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Good Stuff: A Reminiscence of My Father, Cary Grant

af Jennifer Grant

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The author is the only child of Cary Grant and Dyan Cannon. This portrait is of the relationship between a daughter and her father, one of America's most iconic male movie stars. She writes of their life together through her high school and college years until his death in 1986 at the age of eighty-two.… (mere)
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First, let me state that I was stunned at the intelligence of the author, Cary Grant's daughter. Having worked in Hollywood and seen first hand how shallow and illiterate most of the celebrity offspring are, Jennifer Grant's book is a revelation in its simplicity, elegance, and directness. Rather like her father, in fact.

Reading this book at a time when even lower middle class families raise their daughters as spoiled self-entitled princesses, it's amazing that Jennifer Grant, a child of wealth, turns out the way she does....level-headed and thoughtful. She even references Pavlov during one sentence. Yes, astonishing.

As to the book's subject, yes she discusses papa Cary, but this isn't a mere biography. In fact, she only glances over Mr. Grant's career and childhood, as she is specifically writing about fatherhood and how Cary Grant, quite frankly, hit the ball out of the park (he loved baseball) in raising his only child. Though Jennifer was a product of divorce, she grows up to be a top student (Stanford graduate) who had to learn as a child how to manage money AND work several jobs to pay for her own car. Amazing.

"He combines a vivid sense of beauty with affection for the homely, keen zest for life and adventure with a rare appreciation of the common, universal pleasures, and finds in those simple things of daily life a precious quality, a dignity and a wonder that consecrates them."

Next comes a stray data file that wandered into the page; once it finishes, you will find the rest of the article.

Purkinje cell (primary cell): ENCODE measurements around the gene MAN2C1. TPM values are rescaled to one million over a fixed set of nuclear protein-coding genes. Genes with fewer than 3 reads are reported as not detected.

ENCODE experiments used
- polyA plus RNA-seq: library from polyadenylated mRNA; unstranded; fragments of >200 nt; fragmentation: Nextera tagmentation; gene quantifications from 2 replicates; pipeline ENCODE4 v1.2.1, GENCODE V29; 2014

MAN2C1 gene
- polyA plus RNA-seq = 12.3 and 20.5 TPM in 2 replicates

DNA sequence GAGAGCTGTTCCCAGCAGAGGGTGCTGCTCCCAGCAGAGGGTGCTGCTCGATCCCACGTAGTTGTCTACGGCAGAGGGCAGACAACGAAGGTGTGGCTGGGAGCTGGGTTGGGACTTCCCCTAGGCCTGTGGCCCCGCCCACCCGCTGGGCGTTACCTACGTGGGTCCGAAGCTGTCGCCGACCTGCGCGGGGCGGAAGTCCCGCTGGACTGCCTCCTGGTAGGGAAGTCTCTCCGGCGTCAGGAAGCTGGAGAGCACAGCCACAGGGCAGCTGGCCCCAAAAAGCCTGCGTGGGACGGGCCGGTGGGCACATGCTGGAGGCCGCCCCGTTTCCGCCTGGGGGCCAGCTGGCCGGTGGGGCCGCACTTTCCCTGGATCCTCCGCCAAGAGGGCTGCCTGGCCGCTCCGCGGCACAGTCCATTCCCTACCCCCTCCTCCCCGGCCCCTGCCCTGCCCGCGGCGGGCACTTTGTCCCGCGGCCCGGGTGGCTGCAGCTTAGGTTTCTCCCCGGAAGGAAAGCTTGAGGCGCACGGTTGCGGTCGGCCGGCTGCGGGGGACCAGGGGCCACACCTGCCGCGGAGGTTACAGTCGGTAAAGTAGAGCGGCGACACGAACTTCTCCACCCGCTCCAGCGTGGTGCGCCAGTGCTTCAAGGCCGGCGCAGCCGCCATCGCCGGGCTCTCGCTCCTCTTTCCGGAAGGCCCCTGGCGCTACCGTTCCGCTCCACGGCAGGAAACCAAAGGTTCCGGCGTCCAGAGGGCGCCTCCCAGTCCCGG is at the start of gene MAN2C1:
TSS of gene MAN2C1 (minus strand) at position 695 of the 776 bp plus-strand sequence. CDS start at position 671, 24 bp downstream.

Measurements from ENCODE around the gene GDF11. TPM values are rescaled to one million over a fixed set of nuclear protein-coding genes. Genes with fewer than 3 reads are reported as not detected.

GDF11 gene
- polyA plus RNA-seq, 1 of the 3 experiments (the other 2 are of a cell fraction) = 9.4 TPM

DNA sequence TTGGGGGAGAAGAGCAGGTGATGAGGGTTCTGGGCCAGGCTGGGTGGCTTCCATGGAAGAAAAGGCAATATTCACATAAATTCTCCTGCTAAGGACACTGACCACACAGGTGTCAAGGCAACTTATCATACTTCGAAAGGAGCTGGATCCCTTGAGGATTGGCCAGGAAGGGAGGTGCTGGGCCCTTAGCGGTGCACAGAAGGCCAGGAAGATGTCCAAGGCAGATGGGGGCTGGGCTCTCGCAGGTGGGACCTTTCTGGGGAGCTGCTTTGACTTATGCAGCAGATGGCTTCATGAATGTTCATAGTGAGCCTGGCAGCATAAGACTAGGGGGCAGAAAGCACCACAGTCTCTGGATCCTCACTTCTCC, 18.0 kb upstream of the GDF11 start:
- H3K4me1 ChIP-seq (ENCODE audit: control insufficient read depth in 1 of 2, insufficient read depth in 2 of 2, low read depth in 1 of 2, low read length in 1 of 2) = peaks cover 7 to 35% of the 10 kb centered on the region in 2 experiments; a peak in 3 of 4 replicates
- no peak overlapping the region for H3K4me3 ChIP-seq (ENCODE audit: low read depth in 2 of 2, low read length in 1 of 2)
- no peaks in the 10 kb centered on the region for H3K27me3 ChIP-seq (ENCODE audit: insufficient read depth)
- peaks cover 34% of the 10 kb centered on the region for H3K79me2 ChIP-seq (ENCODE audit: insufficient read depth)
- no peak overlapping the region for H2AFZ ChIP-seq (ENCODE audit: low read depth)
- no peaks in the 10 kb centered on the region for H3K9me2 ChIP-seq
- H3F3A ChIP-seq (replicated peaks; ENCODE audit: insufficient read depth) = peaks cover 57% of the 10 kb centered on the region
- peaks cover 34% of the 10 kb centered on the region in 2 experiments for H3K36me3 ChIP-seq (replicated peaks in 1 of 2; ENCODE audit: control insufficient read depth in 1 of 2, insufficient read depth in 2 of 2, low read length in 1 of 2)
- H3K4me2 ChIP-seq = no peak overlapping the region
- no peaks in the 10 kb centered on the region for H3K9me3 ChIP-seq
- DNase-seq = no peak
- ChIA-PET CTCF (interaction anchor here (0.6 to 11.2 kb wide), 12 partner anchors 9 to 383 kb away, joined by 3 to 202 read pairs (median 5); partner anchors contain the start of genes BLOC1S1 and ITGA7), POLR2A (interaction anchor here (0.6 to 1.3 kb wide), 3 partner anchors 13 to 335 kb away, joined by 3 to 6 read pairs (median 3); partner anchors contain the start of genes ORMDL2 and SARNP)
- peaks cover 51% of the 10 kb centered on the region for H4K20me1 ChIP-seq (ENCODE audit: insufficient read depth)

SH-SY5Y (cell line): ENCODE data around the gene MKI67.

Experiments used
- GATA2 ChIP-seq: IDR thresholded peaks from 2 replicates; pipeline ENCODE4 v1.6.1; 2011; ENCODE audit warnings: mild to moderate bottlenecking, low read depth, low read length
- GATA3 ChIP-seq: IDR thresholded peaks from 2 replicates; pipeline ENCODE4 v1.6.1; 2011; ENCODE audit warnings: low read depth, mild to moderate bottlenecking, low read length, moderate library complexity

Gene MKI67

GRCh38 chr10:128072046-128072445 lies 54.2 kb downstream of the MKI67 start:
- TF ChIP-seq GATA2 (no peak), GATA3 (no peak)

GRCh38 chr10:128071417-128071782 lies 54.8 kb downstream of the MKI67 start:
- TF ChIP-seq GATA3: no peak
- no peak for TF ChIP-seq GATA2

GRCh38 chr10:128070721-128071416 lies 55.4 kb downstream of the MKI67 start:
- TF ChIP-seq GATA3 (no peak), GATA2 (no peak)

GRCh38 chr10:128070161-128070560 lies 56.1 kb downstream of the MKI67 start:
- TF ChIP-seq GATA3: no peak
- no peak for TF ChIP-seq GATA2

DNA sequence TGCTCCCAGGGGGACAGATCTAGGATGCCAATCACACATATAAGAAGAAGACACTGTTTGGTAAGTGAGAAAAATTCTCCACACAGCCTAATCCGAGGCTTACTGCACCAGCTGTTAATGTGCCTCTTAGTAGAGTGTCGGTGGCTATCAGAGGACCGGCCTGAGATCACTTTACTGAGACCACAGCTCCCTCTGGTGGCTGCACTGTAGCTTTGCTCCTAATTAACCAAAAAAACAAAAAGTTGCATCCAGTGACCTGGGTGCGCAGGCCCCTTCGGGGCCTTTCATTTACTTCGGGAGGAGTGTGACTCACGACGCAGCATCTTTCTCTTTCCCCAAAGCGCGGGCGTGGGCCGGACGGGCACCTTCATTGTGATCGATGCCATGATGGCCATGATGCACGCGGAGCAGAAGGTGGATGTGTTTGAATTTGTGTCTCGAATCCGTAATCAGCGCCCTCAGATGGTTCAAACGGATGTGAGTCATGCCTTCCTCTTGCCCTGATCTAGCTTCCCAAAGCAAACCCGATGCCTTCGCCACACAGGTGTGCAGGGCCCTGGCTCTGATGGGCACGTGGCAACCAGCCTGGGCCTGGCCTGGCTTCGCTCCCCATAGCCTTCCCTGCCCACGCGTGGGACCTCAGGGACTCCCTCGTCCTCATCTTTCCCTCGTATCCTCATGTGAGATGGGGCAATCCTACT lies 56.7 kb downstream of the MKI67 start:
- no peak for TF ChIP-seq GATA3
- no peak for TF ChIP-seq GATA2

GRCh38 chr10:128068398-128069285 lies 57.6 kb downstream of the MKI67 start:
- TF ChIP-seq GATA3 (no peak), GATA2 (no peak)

The above description was actually about the poet W.H. Davies, but I thought of Cary Grant when reading Davies, as his daughter makes a fine point of emphasizing her father's love of the simple life. In fact, Cary Grant made a point of retiring from movies forever so he could focus on his only child and the result was that he saved almost everything about her childhood, including audio recordings, drawings, and letters. Jennifer Grant uses this treasure trove to focus each chapter, and the reader walks away with a guide to parenthood and life and everything it throws at you.

These were my favorites:

1. Value the middle stuff (not every day is graduation day).

2. Wabi-Sabi (the art of seeing beauty in imperfection).

3. Active silence (preparation for the real world).

4. Sense the apex (there's a natural limit for everything).

5. Jazz is one note from chaos (you may miss the mark, but you're close).

6. Don't get mad at the cookies (chemistry can ruin a friendship).

7. The bread of shame (if you haven't earned what you're given, it can work against you).

Jennifer has a wicked sense of humor and uses it throughout the book to describe film stars ("like Ben & Jerry's ice cream"), herself, her mother Dyan Cannon and her father.

All in all, I thoroughly enjoyed this book for the concept and originality. I walk away with a fuller appreciation of Cary Grant as a man who "chose to celebrate life...instead of expecting life to celebrate him."
( )
1 stem Gold_Gato | Sep 16, 2013 |
Jennifer did a fantastic job on relaying her life eith her father. I've read other biographies on Cary and this by far is my favorite! I look forward to reading her mother's book in the fall. ( )
  StephNicole0413 | Apr 7, 2013 |
Jennifer Grant writes about her childhood growing up in Hollywood with American movie icon, Cary Gant. Her free-form reminisces flow from anecdotes to story to photo. While relatively unstructured, isn't that how our own memories come to us? Cary came to fatherhood late in life, with his fourth wife, Dyan Cannon. Divorced soon after the birth of his only child, then retired Grant focused almost every waking moment into daily interaction with his beloved daughter. Everything was apparently recorded and lovingly labeled, every scribble and note saved. Jennifer's book includes a remarkable archive of video and audio recording transcripts, photographs and written material. While the writing may be uneven, the deep and demonstrative love they shared is palpable. There are relatively few anecdotes here for the general film aficionado. It will certainly fill in any Cary Grant fan's library. On a larger scale, this intimate slim volume is an appealing reflection on the strength of connection between fathers and daughters. ( )
  michigantrumpet | Mar 21, 2012 |
dnf ( )
  WinonaBaines | Jan 6, 2012 |
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The author is the only child of Cary Grant and Dyan Cannon. This portrait is of the relationship between a daughter and her father, one of America's most iconic male movie stars. She writes of their life together through her high school and college years until his death in 1986 at the age of eighty-two.

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